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South Carolina Thoroughbred Owners and Breeders Association
The first stride to the finish line begins in South Carolina
Dublinornothin and Shaker Shack garnered stakes victories in March and April. Both went through the breaking process at Travis Durr’s Webb Carroll Training Center in St. Matthews, SC. 

On March 27, Dublinornothin captured the Belle Gallantey Stakes at Aqueduct. Stalking the leader early on, Dublinornothin was laying third between foes. This New York-bred 5-year-old daughter of Dublin took the lead inside the 1/8th pole and drew clear winning by 1 ¾ lengths. She is owned and trained by Eduardo Jones. In 28 career starts, Dublinornothin has 8 wins, 6 seconds and 5 third place finishes with career earnings of $195,800.

Shaker Shack proved best in the New York Stallion Stakes also at Aqueduct on April 18. This daughter of Bustin Stones ran alongside another filly taking the lead nearing the 3/8’s pole. She relinquished her advantage before coming on again in the stretch crossing the finish line 1 ½ lengths in front. Trained by Patrick Reynolds, Shaker Shack is owned by Roddy Valente and Darlene Belinski.
Racing Across 
the Nation
WATEREE’S STAR STUDENT FOLLOWED HIS VISION TO A NEW LIFE
By Francis LaBelle


                                                           Chris Griffin walked into prison in 2010, he looked at                                                             the grim view ahead and winced as the iron door                                                                 slammed behind him.

                                                           He had been convicted of third-degree burglary,                                                                   landing him in the Wateree River Correctional                                                                       Institution in Rembert, South Carolina for four years.                                                             From where he stood, he could not see much of a                                                                 future.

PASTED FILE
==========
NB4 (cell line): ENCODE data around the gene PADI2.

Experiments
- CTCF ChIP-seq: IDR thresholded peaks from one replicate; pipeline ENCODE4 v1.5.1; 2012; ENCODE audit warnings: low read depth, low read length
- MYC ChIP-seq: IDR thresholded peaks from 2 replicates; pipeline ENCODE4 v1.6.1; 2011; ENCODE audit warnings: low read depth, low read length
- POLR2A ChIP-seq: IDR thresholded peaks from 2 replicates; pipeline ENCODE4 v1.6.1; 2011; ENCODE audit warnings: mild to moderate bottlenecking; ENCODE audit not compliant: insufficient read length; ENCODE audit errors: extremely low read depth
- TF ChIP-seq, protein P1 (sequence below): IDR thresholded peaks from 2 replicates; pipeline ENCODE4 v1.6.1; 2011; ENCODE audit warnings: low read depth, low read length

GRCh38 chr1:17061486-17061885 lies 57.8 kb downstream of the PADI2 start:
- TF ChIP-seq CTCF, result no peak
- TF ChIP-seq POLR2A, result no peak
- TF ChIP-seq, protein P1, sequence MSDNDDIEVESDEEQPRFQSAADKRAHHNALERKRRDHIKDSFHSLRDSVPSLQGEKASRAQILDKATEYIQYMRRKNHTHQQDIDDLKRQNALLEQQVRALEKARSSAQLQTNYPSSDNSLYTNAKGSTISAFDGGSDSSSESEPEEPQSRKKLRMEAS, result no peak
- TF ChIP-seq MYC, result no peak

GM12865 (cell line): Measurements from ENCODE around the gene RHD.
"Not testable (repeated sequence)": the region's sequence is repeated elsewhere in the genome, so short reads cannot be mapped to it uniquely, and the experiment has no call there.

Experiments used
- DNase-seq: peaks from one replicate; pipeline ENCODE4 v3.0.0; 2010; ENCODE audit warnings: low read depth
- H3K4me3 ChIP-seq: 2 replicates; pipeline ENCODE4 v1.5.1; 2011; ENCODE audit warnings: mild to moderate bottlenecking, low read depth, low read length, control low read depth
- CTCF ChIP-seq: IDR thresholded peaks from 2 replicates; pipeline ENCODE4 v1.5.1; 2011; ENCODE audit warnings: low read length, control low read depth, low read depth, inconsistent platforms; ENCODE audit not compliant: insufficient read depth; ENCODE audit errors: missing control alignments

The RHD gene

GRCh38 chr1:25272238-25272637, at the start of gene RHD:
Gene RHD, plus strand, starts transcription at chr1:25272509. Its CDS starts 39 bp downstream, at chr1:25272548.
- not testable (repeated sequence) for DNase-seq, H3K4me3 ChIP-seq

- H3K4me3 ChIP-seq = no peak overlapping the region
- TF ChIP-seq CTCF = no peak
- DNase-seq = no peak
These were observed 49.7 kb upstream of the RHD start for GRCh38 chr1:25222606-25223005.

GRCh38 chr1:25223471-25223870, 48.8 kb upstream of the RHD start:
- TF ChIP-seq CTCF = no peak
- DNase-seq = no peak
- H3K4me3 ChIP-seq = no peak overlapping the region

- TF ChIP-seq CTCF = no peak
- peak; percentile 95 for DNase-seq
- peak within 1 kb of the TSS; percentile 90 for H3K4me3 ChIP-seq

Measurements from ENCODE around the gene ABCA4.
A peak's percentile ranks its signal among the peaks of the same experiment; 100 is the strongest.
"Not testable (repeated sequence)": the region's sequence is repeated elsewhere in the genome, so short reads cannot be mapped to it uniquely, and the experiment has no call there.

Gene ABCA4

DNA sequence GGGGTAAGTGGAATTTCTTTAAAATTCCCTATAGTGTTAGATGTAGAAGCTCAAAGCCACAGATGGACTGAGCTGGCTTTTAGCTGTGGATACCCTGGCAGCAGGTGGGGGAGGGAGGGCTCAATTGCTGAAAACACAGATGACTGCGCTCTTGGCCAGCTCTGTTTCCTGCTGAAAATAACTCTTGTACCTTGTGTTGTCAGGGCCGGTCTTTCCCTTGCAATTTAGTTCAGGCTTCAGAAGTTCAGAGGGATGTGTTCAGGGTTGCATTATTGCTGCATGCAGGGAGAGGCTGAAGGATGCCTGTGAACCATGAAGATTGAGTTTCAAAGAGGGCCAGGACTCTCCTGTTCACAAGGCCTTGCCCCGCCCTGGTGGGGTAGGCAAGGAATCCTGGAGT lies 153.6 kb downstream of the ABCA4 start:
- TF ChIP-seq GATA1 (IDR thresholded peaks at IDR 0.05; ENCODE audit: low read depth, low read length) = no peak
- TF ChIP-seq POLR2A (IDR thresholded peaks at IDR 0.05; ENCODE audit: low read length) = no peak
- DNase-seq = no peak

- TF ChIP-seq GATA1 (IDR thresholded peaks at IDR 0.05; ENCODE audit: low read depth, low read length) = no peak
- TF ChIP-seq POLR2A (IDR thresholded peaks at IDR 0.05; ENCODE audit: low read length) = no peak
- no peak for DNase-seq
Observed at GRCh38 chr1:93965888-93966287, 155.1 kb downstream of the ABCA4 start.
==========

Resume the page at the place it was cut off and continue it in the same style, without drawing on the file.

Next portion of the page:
But then he had a vision.

                                                           “I looked outside and saw these horses,” Chris said.                                                             “I have always loved animals and just looking at                                                                   them made me feel better. I wondered who they                                                                   belonged to. When I found out that I could have the                                                             chance to work with them, it changed everything for                                                             me.”

  Chris learned that the Wateree horses were part of the Thoroughbred Retirement Foundation’s Second Chances Program, which began in 1983 at the Wallkill Correctional Facility near New Paltz, New York. Presently, there are TRF horses at Second Chances programs in seven states: New York, Kentucky, Florida, California, Illinois, Maryland and South Carolina. Second Chances was formed to not only give former racehorses a sanctuary home, but also to teach inmates vocational instruction in how to care for the animals.